X-Rays

Online Dental Education Library

Your first visit to J. Daniel Lewis D.D.S establishes a vital foundation for our relationship with you. 

You’ll find all the practical information you need, such as a map and directions to our office, practice hours, payment policies and more. You can even save some time at your first visit by printing out and completing the patient forms in advance of your appointment.

If you have questions or would like to schedule an appointment, we would love to talk to you. Please call us at: (616) 447-7800.

 

 

When X-rays pass through your mouth during a dental exam, more X-rays are absorbed by the denser parts (such as teeth and bone) than by soft tissues (such as cheeks and gums) before striking the film. This creates an image on the radiograph. Teeth appear lighter because fewer X-rays penetrate to reach the film. Cavities and gum disease appear darker because of more X-ray penetration. The interpretation of these X-rays allows the dentist to safely and accurately detect hidden abnormalities.

How often dental X-rays (radiographs) should be taken depends on the patient`s individual health needs. It is important to recognize that just as each patient is different from the next, so should the scheduling of X-ray exams be individualized for each patient. Your medical and dental history will be reviewed and your mouth examined before a decision is made to take X-rays of your teeth.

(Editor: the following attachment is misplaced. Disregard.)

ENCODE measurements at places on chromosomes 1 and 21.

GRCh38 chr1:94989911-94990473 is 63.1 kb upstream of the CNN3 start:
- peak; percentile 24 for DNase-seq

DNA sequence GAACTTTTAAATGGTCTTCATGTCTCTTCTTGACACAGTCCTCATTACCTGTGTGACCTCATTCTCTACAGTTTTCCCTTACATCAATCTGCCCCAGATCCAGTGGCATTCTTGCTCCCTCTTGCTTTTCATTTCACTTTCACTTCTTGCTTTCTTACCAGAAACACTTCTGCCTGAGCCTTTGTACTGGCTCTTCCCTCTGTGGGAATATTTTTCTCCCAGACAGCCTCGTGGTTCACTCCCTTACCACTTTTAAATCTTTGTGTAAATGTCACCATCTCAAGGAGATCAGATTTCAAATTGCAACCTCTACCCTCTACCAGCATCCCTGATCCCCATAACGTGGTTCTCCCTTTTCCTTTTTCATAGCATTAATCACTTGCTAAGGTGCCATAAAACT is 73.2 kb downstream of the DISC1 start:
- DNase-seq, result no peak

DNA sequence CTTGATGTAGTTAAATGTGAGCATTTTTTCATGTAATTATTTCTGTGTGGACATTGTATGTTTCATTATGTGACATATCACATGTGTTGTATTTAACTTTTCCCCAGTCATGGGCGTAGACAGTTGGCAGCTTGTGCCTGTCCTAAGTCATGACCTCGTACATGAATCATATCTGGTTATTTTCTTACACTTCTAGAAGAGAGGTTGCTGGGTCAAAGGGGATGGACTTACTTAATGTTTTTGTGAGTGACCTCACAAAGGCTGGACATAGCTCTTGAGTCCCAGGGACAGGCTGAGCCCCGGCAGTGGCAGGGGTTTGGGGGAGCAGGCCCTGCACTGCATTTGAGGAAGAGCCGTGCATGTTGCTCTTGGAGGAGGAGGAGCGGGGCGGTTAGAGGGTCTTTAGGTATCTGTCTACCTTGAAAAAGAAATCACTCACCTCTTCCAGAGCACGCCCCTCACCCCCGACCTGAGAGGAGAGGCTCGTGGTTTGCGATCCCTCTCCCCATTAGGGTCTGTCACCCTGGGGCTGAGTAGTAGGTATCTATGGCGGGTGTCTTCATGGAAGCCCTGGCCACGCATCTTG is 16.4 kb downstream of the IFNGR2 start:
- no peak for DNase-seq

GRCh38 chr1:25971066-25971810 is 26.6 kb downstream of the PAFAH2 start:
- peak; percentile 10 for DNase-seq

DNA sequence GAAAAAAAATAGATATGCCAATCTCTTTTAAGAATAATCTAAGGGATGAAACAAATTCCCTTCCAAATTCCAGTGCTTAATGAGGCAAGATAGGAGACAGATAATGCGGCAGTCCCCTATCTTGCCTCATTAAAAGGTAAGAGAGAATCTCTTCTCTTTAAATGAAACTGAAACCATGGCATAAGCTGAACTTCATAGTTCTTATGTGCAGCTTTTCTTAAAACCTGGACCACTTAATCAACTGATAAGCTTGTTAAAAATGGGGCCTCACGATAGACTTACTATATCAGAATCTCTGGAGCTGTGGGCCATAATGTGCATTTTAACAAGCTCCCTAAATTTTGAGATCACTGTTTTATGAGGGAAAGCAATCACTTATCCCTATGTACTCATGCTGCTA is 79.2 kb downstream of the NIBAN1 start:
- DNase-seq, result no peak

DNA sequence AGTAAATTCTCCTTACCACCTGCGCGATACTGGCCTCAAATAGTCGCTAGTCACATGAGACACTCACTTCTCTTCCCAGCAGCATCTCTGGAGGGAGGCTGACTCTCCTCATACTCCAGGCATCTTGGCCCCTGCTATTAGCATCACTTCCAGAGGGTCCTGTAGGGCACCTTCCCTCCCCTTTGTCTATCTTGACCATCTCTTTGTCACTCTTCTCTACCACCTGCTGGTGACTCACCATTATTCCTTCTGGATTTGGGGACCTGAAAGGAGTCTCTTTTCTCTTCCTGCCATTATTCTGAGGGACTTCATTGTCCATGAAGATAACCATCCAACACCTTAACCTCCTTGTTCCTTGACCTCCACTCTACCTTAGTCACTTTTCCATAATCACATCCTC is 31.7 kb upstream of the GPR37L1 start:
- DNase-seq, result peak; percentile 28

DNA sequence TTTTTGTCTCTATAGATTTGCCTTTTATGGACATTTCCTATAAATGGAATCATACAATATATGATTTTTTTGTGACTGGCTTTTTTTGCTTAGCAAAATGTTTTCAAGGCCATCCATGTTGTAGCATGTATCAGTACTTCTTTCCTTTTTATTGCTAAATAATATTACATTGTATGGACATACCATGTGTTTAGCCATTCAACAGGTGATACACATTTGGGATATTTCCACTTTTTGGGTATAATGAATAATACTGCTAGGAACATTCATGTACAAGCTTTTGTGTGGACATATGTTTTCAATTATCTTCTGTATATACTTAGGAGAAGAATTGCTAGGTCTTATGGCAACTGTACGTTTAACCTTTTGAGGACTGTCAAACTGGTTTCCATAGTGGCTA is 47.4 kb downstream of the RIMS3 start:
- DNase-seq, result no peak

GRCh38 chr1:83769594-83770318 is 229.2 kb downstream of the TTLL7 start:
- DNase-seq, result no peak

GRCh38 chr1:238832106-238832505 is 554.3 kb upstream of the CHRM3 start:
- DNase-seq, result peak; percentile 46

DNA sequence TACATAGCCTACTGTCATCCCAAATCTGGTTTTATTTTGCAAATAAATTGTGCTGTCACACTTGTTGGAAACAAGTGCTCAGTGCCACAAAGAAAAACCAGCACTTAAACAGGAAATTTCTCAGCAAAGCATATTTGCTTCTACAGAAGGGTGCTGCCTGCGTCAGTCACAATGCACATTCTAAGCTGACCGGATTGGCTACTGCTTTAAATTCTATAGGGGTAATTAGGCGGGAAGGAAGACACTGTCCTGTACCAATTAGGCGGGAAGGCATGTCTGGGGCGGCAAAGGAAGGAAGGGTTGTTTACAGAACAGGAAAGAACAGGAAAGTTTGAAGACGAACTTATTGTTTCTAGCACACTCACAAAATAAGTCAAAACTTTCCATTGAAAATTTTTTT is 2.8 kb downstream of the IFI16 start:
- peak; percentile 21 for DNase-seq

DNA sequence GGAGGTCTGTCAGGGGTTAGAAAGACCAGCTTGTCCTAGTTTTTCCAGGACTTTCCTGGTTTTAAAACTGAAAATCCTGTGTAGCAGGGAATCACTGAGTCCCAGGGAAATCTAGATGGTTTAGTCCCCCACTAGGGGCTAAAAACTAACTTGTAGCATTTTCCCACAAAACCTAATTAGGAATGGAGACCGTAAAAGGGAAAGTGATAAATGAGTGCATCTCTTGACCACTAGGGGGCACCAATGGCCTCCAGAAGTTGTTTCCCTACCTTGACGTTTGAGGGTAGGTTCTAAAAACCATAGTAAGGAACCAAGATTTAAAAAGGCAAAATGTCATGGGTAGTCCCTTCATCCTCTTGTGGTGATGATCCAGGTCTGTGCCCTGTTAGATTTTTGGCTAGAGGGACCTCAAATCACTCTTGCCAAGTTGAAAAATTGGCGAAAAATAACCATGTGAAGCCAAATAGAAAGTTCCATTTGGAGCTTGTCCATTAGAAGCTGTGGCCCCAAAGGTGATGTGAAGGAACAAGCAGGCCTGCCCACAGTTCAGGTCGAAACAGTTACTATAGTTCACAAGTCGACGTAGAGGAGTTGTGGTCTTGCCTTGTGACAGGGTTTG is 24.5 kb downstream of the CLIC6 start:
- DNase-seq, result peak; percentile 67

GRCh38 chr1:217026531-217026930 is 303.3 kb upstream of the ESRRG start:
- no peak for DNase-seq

The schedule for needing radiographs at recall visits varies according to your age, risk for disease and signs and symptoms. Recent films may be needed to detect new cavities, or to determine the status of gum disease or for evaluation of growth and development. Children may need X-rays more often than adults. This is because their teeth and jaws are still developing and because their teeth are more likely to be affected by tooth decay than those of adults.